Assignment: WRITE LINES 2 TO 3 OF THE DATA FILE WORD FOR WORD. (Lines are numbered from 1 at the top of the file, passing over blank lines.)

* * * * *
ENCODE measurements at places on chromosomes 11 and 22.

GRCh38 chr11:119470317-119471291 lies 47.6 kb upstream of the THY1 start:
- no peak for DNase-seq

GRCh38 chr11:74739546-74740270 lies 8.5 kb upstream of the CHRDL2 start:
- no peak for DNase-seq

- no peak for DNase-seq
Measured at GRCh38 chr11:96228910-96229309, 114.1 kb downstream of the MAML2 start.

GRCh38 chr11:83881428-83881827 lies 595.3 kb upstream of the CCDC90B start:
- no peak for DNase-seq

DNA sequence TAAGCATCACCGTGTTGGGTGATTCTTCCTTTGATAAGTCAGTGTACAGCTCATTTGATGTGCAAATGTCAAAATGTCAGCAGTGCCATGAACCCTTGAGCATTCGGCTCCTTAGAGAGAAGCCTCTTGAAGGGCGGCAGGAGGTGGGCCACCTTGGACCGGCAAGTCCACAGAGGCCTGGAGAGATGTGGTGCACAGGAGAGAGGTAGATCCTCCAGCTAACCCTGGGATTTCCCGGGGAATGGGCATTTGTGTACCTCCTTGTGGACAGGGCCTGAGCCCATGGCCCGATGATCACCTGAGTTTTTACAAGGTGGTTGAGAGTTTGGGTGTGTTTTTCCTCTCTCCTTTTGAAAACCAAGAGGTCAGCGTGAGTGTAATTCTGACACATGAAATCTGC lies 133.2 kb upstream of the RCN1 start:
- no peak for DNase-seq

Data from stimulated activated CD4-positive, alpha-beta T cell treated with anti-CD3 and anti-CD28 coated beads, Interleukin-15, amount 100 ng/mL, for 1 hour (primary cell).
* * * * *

GRCh38 chr11:119470317-119471291 lies 47.6 kb upstream of the THY1 start:
- no peak for DNase-seq